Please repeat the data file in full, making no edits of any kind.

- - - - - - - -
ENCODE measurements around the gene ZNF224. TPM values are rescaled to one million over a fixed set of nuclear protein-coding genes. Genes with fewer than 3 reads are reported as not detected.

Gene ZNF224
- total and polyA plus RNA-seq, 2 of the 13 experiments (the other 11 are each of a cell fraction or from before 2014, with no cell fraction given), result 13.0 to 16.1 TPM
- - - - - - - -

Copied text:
ENCODE measurements around the gene ZNF224. TPM values are rescaled to one million over a fixed set of nuclear protein-coding genes. Genes with fewer than 3 reads are reported as not detected.

Gene ZNF224
- total and polyA plus RNA-seq, 2 of the 13 experiments (the other 11 are each of a cell fraction or from before 2014, with no cell fraction given), result 13.0 to 16.1 TPM